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23 de diciembre de 2012 • 10:24 PM

Miseria navideña en campo de refugiados en Haití, tres años después del sismo

 

Mientras el mundo celebra la Navidad, los residentes del un campo de refugiados en Haití dicen que el hambre y la necesidad marcará será la marca de la fecha, igual que todos los días del año.

2No hay coronas, ni árboles de Navidad", dijo Titelma Cherival, 54 años, que aún vive en un campo de refugiados provisorio a casi tres años del sismo que devastó a esta empobrecida nación.

a mejor Navidad que podemos esperar es salir de aquí y tener una linda vida en un hogar normal", dijo Cherival. "Pero veo pocas eseperanzas de que eso ocurra".

La desteñida carpa en la que Cherival vive con tres niños está rota y cubierta con una lona para protegerse de la lluvia. El campo de refugiados, ubicado en el barrio Canape Vert, en las afueras de Puerto Príncipe, alberga a casi 2.000 personas.

Los residentes se ven obligados a arreglarselas lo mejor que pueden sin electricidad ni agua corriente, y a la sombra de un complejo de hoteles de lujo.

La pobreza no es mayor en Navidad que en otra época del año, pero el dolor y la humillación de la necesidad contrasta fuertemente en una temporada dada a los regalos y a la alegría en este país predominantemente católico.

"No habrá regalos para los niños y probablemente ni siquiera una comida de Navidad", dijo Jocelyne, quien vende baratijas para sobrellevar la situación.

"Mire a mis tres hijos, ni siquiera sabe qué es la Navidad", dijo.

The massive earthquake struck in January 2010, reducing much of the Haitian capital to a pile of rubble and killing more than 200,000 people.

Of the more than one million people left homeless, more than a third -- just over 360,000 -- are still living in tents, according to International Organization for Migration data.

Endless days of grinding poverty and idleness add to the despair, camp inhabitants said.

"Nobody works here. There is abject poverty. People have been brought down to the lowest place in their lives," said Fritzner Dossous, 32.

"We are are dead. All we are waiting for now is to be buried."

Making matters even more dire for residents of the camp, the owner of the land where it is located wants to reclaim the property and evict the camp inhabitants, who have no place else to go.

"We are on private land. The owner wants to reclaim the space," said Dossous, who helps organize security for the camp, which from time to time has been attacked by unknown assailants.

Thieves long ago made away with solar street lights installed in the camp, along with many of the inhabitants' meager possessions.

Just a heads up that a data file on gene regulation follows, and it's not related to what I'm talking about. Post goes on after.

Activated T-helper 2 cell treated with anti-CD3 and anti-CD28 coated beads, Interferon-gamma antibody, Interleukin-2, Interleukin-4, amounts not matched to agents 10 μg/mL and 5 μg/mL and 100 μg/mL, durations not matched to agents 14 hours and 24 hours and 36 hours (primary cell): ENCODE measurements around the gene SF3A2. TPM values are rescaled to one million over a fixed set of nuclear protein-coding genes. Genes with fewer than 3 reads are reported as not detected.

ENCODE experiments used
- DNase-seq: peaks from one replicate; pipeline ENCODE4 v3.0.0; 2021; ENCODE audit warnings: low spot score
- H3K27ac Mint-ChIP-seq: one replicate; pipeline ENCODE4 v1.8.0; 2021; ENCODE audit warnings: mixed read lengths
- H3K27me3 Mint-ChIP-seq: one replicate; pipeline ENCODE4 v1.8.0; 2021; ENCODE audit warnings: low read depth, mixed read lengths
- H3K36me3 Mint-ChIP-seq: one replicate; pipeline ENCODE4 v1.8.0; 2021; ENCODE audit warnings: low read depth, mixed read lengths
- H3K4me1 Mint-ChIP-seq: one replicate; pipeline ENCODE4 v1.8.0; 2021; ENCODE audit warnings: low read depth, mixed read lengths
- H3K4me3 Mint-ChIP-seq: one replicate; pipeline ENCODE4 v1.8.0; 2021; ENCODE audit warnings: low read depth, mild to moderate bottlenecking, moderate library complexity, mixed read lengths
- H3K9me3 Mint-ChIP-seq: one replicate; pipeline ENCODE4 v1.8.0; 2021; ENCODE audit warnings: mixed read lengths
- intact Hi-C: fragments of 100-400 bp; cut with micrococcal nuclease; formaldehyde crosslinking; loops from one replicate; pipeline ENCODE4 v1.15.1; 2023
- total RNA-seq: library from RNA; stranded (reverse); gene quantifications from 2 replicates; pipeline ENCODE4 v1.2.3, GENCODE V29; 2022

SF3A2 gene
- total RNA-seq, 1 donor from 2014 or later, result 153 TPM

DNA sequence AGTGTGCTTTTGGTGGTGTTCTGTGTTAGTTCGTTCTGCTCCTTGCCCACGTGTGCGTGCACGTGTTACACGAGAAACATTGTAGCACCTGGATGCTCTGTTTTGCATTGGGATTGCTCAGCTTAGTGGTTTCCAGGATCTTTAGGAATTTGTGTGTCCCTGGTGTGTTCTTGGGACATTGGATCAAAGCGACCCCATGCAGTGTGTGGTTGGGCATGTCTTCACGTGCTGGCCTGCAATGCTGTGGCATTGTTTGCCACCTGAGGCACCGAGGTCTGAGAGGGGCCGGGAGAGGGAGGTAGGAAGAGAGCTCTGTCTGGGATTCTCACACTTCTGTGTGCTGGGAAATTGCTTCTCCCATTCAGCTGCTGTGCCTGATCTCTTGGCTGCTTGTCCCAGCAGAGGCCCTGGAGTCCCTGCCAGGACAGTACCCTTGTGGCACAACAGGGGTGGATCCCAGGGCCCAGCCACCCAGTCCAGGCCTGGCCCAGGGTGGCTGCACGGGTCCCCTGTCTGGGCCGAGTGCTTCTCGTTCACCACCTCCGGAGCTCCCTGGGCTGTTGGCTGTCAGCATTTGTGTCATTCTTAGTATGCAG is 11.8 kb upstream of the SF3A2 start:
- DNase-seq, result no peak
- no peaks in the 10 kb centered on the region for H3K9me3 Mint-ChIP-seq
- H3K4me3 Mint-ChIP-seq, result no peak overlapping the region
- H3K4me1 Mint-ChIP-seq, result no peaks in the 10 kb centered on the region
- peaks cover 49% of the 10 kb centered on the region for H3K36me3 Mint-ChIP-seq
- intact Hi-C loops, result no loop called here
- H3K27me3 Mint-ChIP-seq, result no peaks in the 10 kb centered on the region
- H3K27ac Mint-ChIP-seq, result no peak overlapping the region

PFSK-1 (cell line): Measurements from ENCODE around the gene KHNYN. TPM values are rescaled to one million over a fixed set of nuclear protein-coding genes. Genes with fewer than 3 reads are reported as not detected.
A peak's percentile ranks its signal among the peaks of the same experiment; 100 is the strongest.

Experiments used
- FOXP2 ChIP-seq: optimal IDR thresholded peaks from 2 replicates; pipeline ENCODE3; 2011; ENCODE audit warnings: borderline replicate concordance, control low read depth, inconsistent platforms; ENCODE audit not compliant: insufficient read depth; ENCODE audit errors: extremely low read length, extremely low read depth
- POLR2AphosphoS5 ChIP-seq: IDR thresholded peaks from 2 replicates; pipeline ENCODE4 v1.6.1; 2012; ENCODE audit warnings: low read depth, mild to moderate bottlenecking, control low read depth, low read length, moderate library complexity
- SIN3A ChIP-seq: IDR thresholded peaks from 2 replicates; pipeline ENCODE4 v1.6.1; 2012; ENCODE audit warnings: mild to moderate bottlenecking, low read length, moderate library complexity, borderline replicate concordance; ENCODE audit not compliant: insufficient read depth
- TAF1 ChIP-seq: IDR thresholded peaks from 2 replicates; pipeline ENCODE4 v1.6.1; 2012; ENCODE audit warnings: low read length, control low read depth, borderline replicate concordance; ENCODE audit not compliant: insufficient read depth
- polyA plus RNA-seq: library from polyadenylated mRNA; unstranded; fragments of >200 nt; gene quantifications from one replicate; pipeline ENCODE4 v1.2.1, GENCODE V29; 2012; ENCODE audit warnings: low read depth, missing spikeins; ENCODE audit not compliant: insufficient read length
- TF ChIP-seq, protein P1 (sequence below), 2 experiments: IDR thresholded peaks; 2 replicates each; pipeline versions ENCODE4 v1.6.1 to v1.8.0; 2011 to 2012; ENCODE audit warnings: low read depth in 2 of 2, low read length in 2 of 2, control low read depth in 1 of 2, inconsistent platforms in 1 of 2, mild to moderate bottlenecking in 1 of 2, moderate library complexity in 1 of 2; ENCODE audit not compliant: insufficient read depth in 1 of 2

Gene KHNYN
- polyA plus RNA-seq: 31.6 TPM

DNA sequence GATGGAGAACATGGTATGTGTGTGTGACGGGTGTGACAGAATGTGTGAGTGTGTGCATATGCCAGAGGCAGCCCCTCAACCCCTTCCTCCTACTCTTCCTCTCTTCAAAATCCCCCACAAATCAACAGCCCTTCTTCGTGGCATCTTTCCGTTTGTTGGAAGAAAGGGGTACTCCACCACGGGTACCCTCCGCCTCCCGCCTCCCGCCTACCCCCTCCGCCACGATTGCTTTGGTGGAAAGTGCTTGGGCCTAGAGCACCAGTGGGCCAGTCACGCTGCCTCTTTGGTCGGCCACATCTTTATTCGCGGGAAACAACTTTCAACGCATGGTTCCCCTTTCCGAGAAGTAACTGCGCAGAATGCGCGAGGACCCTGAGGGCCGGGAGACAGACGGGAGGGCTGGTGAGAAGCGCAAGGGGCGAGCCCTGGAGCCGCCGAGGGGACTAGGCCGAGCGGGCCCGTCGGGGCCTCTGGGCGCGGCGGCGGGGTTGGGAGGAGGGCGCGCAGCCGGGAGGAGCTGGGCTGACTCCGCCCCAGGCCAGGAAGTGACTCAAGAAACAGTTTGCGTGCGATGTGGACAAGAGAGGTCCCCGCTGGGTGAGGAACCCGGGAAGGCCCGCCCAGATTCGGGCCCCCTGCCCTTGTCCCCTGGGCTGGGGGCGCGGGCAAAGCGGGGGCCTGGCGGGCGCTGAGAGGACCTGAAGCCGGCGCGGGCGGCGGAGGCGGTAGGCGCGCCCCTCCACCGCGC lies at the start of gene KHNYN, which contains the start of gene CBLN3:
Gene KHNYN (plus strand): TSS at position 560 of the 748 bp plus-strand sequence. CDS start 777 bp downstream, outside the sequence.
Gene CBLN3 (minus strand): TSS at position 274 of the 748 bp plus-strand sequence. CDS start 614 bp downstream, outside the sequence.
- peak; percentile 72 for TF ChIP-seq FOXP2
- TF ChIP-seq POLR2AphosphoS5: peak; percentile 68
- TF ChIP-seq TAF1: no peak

Camp dwellers also feel abandoned by political leaders who, in flowery campaign pledges, promised to lift them out their destitution.

"We are on the path that leads to the presidential palace. But once they take that road, they don't make the return trip," said one man who recalled that President Michel Martelly visited the camp during his election campaign.

"We haven't seen him since... We deplore this attitude, although we love him all the same," the man added, as he proudly showed off a pink bracelet stamped with Martelly's name that he says the Haitian leader gave him.

In the camp, many children, half naked and weak from poor nutrition, scamper among the tents, their feet encased in mud.

Instead of toys, they play with empty bottles and other random objects strewn across the camp.

"These kids don't go to school. Some of them were born here and don't know any other way of life. They don't know any other way to observe Christmas," said Neila Honarat, 20.

Honorat, a student, noted that many teenage classmates have become mothers, when they ought to have been getting an education instead.

"There is a dramatic situation in this camp. The girls become pregnant, no one knows who the fathers are. Some girls sleep around in order to get food," she said.

Christella is one such girl. At the age of 15, she is already eight months pregnant. Her baby is due next month, around the same time as the third anniversary of the quake that has defined life in Haiti and probably will for the foreseeable future.

"I do not know what will happen during the birth," she said. "My mother is taking care of me because my boyfriend left, he abandoned me," Christella said of the unborn child's father.

It is a sad Christmas story, but one without gifts or provisions born by Wise Men.

"I have no clothes for him," said Christella, slightly embarrassed.

"Nothing to care for him with. Nothing at all."

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